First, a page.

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Dung beetle experiment suggests carbon dioxide is bad for insects too

6 Sep 2021

Dung beetles Marcus Byrne

Insects are a vital cog in the great wheel of nature. They outnumber humans a billion to one and make up more than 75% of animals on earth. It’s no wonder that they are the primary providers of essential ecosystem services such as pollination and waste recycling.

But, by many accounts, their numbers are falling in what has been called an “insect apocalypse”. It’s not clear yet what mechanism – if there is only one – is responsible for reports of plummeting insect numbers. Light pollution, insecticide use, habitat loss and changing weather are all implicated, but these effects are patchy in terms of their occurrence across the planet.

Elevated atmospheric carbon dioxide (eCO?), however, is global. It permeates every inch of our biosphere, including the soil. We wanted to know how that might be affecting insects, given that more than half of the known species of insects spend a substantial portion of their life cycle underground. This is where they are potentially under the influence of eCO?.

For air breathing animals, increases in atmospheric CO? are trivial. For example, CO? levels in human lungs are 100 times greater than those in the air, and can be rapidly returned to atmospheric levels by hyperventilating, with no ill effects. Soil microbes, on the other hand, increase in biomass under eCO?. This allows them to consume more organic material in the soil and compete with other organisms for oxygen.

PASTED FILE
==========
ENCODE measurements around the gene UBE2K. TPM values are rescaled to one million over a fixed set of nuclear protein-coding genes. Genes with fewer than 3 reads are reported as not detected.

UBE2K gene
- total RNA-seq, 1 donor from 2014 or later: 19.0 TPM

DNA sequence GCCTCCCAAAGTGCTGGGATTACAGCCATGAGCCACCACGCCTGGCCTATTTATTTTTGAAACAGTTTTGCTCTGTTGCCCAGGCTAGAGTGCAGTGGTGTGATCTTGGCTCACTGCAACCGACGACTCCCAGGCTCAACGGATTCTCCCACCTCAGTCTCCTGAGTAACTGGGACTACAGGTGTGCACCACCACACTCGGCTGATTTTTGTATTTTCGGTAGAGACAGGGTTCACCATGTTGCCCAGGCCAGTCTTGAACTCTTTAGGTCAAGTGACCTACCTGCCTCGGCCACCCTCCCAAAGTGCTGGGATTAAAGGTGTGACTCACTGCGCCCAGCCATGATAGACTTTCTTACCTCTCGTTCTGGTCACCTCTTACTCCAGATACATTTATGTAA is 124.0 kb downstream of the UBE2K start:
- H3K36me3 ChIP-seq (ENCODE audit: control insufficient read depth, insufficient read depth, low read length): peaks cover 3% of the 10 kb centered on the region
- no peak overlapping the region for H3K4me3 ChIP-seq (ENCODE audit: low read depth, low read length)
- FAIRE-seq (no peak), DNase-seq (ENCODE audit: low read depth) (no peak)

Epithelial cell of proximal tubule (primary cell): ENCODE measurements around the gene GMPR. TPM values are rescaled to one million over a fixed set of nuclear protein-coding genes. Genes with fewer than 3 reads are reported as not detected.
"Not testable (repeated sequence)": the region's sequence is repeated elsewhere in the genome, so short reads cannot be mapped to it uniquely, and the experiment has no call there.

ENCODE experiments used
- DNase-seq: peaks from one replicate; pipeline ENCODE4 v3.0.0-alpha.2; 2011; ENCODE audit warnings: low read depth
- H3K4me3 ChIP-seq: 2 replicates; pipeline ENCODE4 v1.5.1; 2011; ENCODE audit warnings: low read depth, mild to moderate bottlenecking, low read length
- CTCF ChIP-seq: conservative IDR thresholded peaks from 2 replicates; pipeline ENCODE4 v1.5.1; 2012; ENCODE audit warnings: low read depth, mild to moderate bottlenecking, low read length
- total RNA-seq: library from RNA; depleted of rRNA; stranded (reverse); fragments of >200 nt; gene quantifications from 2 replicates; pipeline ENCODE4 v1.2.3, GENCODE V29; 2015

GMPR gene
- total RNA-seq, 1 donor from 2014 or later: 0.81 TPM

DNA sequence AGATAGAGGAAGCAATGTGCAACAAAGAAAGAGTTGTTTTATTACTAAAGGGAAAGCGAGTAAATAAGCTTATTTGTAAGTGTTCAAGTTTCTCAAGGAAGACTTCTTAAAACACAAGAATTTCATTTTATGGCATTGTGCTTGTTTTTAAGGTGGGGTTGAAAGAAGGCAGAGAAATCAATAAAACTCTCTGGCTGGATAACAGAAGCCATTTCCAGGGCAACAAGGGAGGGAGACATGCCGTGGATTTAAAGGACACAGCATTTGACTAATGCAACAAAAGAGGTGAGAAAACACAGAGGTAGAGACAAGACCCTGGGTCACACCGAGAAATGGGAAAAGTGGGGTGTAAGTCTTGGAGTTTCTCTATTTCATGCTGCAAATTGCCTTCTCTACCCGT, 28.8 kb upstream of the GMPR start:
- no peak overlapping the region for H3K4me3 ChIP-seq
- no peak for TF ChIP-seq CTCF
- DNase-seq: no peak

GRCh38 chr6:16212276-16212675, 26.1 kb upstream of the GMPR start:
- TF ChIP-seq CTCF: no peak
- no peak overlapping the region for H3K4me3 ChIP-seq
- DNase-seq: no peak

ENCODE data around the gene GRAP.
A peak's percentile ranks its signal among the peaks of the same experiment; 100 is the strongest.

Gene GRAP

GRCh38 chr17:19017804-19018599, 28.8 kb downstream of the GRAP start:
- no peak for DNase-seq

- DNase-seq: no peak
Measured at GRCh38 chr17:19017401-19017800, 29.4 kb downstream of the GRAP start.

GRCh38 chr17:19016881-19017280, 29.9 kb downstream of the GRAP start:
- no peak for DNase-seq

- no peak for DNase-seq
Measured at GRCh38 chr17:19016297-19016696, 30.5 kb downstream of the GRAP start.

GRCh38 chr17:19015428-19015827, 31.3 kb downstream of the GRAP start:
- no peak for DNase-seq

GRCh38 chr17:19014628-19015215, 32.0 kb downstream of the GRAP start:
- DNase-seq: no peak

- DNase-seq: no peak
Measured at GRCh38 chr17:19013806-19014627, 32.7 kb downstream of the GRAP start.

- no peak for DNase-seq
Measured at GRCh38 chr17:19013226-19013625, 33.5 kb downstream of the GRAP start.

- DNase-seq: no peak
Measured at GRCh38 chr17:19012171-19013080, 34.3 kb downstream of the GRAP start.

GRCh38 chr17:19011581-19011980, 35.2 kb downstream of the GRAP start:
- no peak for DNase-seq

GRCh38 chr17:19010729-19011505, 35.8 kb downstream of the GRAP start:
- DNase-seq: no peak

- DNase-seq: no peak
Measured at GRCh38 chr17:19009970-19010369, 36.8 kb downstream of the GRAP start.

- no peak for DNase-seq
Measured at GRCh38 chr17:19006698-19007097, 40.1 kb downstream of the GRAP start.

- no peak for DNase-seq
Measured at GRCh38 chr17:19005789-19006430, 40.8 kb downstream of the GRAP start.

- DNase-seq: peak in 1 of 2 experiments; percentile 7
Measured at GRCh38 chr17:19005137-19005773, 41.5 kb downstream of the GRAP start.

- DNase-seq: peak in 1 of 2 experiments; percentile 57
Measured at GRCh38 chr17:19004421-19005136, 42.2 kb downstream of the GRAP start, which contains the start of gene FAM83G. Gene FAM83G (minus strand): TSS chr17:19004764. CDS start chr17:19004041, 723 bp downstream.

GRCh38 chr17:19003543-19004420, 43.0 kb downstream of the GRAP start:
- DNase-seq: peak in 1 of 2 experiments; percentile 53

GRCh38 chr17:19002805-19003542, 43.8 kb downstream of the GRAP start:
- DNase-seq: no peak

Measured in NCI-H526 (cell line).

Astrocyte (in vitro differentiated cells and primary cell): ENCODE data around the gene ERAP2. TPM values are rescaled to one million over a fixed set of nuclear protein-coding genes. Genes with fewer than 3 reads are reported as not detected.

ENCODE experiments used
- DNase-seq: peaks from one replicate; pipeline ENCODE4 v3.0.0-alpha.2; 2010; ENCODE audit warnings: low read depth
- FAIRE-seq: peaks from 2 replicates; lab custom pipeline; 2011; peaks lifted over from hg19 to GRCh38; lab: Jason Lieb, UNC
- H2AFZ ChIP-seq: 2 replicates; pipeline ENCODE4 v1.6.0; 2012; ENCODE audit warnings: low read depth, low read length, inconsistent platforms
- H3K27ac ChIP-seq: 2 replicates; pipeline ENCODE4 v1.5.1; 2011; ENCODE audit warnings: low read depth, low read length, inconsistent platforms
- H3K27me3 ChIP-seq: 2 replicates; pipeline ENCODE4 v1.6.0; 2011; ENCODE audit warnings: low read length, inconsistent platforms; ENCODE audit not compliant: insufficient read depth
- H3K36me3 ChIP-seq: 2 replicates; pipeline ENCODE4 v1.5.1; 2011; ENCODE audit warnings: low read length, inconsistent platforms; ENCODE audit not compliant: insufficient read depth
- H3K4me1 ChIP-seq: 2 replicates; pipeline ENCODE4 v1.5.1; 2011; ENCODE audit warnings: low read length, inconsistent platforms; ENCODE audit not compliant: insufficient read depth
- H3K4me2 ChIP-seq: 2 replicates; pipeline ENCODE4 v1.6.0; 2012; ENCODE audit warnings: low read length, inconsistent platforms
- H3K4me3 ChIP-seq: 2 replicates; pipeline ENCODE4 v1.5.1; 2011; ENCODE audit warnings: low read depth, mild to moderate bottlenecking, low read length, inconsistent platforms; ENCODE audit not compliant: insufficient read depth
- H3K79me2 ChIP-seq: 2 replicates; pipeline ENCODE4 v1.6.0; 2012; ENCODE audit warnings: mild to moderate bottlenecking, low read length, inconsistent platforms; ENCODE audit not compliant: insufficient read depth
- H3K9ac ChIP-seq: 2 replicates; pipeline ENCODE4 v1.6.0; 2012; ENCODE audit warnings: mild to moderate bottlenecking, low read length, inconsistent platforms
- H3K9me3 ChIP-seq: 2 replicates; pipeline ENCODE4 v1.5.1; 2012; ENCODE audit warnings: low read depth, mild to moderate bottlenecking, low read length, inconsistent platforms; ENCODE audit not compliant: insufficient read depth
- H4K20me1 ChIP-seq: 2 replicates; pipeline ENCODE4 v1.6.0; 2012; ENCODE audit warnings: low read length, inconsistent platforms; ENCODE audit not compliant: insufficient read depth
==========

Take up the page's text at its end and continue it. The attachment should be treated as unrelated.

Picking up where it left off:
Our latest research used dung beetles as a model “canary in the mine” to test the effect of eCO? on soil-dwelling insects. We found that beetles exposed to eCO? emerged later and smaller, and had a reduced chance of making it to adulthood. This additional effect of eCO? on the biosphere adds to the growing list of problems caused by eCO? released from unfettered human activity.

Creatures of the soil

Dung beetles are creatures of the soil. There, they bury dung and recycle it by feeding on it, both as larvae and as adults.

As a representative of the numerous insect species living in the soil, dung beetles are an ideal organism on which to test the effects of eCO?. We know that some dung dwelling beetles can tolerate extreme levels of CO?, accompanied by low levels of O?. These exposures are only for short periods (minutes to hours), such as those experienced when tunnelling through oxygen-depleted dung.

However, immature dung beetles developing inside their brood balls, buried deep in the soil, will be exposed to eCO? for weeks or even months.

Dung beetle larvae develop inside a ball of dung, where they eat the inner walls, digest the dung and defecate the remains back onto the wall, to be eaten again. Although scientists have some understanding of how adult dung beetles turn this low nutrient food source into a hearty meal, it’s not clear how their larvae subsist on such unsavoury leftovers.

Dung beetle rolling a food ball. Marcus Byrne